I’m grateful today that I did it: I kept my commitment to myself to post at least one thing I’m grateful for each day (except two or three) since last winter solstice. How the year has flown by! I’m grateful today for most of the same things I was a year ago, and for many of the same things I’ve been grateful for on most of the fleeting days in between.

I’m still grateful for coffee from Rubicon, and for biscotti and knowing how to bake it, and for having all the ingredients readily available; grateful for the luxury to work from home, where I can enjoy my little rituals in one room and return to my desk in another. I’m grateful for geraniums, an indoor garden, and the end of the darkening days.

I’m grateful for multi-colored LED lights, and a little fake Christmas tree, and being able to hang it with ornaments this year since Topaz has (I hope) outgrown her rambunctious adolescence. I’m grateful for spiritual traditions which celebrate love and life, for Christ and for Buddha, for the generosity and good will of friends and neighbors. I’m grateful for homegrown grapefruits that arrived in the mail today and the zing they’ll bring to many days this winter. I’m grateful for cookies, cakes, condiments, and a wreath that were all delivered to my door, and for the strength of community that brings joy and comfort in these dark days. I’m grateful for a life of connection despite isolation.

I’m grateful for gratitude practice, one year later, and for the innumerable benefits I’ve reaped from focusing my attention on gratitude every day for a whole year. I am happier, stronger, calmer, and more resilient; my heart is lighter, brighter, and more open; my grasp of the interdependence of all of us is stronger and more clear; the world I inhabit seems a kinder place than the one I dwelt in a year ago.

I won’t be stopping my daily gratitude practice, but I’ll no longer be posting those musings every single day. I’ll be grateful to go to bed some nights the moment I realize I’m sleepy! More than anything doing this practice over the past year, I am grateful for you, the friends I’ve known for years and those I’ve never met, who have followed me through this adventure and sent words of thanks, encouragement, support, and love. To hear that my simple practice inspires you to look at your own life through a lens of gratitude inspires joy that knows no bounds. May you be healthy and well. May you be safe, and free from harm. May you be genuinely happy. May you be filled with loving kindness, this winter holiday season, and always.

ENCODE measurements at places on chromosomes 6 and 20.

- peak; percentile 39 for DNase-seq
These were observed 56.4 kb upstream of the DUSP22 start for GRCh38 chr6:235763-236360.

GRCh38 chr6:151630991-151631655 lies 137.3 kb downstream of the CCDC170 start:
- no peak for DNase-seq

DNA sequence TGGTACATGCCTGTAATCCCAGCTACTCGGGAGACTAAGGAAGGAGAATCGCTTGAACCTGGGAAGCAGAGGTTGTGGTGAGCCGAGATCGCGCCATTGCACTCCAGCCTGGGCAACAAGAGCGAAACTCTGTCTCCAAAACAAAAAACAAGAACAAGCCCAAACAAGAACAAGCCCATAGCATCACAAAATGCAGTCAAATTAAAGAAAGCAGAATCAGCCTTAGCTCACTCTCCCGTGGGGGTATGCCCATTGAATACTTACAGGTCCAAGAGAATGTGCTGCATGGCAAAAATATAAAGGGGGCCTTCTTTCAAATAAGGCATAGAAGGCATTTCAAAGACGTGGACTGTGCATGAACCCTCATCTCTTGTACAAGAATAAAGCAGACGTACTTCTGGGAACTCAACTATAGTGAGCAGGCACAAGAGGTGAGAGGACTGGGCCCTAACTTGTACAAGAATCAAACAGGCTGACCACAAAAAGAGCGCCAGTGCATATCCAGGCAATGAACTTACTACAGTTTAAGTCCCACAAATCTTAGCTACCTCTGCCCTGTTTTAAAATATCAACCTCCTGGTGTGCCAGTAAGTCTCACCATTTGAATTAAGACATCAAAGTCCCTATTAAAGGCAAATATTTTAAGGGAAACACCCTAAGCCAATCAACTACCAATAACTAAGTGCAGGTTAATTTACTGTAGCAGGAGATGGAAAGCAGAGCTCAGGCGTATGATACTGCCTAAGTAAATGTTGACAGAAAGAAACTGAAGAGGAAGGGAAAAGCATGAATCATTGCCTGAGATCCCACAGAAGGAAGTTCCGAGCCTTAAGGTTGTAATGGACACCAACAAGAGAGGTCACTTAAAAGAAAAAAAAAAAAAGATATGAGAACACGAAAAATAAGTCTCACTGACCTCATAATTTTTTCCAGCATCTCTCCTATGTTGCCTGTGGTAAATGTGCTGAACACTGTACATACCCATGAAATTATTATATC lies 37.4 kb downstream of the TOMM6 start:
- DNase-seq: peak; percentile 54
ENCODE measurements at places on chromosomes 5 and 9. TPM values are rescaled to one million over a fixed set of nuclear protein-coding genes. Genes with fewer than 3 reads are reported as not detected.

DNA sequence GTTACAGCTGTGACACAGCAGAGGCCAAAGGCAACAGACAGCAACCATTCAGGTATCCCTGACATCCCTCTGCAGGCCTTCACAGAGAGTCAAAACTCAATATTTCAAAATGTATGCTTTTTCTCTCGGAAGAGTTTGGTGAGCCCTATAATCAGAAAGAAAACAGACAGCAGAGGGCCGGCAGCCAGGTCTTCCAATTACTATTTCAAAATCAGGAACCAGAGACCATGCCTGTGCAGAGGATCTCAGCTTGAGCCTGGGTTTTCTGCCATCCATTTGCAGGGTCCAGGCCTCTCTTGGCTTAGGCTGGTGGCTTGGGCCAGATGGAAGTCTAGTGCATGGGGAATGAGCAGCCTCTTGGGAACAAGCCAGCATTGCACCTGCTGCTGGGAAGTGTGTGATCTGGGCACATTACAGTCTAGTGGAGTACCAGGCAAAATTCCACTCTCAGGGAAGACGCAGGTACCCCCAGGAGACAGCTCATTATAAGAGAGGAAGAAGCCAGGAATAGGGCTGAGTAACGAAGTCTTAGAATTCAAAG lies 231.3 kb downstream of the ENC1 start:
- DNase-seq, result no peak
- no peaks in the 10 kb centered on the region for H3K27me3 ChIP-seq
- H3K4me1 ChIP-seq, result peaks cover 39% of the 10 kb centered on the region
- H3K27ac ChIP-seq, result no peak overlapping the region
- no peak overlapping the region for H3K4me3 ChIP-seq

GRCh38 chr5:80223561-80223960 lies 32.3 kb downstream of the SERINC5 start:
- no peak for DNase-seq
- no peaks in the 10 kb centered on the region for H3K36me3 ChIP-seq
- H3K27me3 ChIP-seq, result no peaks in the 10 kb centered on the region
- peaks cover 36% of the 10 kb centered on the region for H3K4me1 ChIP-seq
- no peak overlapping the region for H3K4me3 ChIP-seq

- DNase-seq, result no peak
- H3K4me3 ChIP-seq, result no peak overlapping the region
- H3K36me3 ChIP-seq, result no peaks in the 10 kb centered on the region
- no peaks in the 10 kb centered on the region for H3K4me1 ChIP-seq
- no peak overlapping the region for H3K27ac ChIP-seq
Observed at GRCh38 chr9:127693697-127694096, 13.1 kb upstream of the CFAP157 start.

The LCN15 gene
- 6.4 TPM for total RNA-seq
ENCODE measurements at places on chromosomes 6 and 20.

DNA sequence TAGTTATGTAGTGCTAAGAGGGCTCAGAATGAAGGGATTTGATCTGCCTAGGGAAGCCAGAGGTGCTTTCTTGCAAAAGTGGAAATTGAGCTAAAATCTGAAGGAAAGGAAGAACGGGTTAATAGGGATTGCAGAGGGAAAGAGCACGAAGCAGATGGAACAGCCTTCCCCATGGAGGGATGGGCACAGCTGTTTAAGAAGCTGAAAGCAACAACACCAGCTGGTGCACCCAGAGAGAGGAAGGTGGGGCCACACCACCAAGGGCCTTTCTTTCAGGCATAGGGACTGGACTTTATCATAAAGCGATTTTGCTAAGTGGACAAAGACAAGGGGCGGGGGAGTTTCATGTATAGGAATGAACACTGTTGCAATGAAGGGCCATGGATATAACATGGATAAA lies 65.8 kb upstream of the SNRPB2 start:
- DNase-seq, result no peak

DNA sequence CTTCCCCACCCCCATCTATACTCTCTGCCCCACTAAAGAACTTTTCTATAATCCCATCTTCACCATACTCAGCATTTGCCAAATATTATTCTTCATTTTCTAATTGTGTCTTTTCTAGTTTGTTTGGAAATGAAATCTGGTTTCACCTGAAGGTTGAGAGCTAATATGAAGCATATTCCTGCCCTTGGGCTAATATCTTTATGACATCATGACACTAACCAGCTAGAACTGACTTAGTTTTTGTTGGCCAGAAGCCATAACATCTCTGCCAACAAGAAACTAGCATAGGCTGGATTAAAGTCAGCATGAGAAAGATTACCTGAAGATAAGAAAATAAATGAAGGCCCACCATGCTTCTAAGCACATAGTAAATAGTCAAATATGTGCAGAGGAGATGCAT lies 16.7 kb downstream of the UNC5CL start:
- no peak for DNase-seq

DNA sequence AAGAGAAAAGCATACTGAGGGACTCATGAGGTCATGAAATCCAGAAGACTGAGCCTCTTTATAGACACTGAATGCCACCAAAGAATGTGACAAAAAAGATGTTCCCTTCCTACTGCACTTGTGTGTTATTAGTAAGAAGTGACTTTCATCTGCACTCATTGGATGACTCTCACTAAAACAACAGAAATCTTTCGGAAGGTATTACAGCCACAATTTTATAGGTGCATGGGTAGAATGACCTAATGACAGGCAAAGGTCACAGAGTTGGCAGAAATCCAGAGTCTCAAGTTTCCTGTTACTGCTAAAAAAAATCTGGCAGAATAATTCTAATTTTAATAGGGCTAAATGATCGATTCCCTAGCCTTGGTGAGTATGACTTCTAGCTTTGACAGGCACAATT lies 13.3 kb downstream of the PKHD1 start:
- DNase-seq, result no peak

Tracks in the Snow

I woke this morning after another dream in which Stellar (and Raven, too, this time) were eager for me to go for a walk. So I took Topaz out into the clear cold morning, whistled for the dogs, and set off into the woods traipsing over a light crust of snow. We skirted the does browsing around the house and went out the lion gate, then turned south where the snow was thinner. Neither of us had on the right shoes to go north. I’m grateful for a dream which motivates me to go for a walk, and for a cat who will accompany me.

Fox and fawn, I think…

There were lots of deer prints and trails through the shallow snow, a significant number of little cat tracks, and one stretch where a fox and a fawn followed the same course at different times. Lost in thought, I stepped through the tracks before noticing them, but stopped in time to take them in. In that pause, out in the quiet woods, a sudden sense of belonging swept through me. I wasn’t alone; there were many other creatures living here with me. I’m grateful for tracks in the snow, for the busy, hidden world of animal action they show happening all around and unconcerned with me.

Recycling

It’s a fraught topic. We want to think that recycling really does help the planet but it’s not that simple. Precycling would be better, just never getting all that junk mail in the first place, and going to the store to buy everything instead of winding up with a mudroom full of cardboard boxes from all the mail order… which invariably results in receiving more junk mail. I’ve been mail ordering more during Covid as have many people, and as a result, I probably have enough cardboard now to make a full-size Christmas tree.

But I’m grateful for recycling, so that eventually I can break it down and drive it to the collection site in town. A wonderful neighbor used to collect recycling for some of us older folks, and deliver it to the recycle bins at the local trash transfer station. It’s sad that our county closed the recycling center there, but that’s part of the problem: it’s no longer lucrative for those in the business, and in many rural areas recycled materials are simply hauled off and buried in the dump. I’ve been told that where I live, it’s more environmentally costly to recycle glass than to throw it away. The best I can hope for these days is that the cardboard really does get recycled and put to good use somehow, somewhere, someday.

Eggnog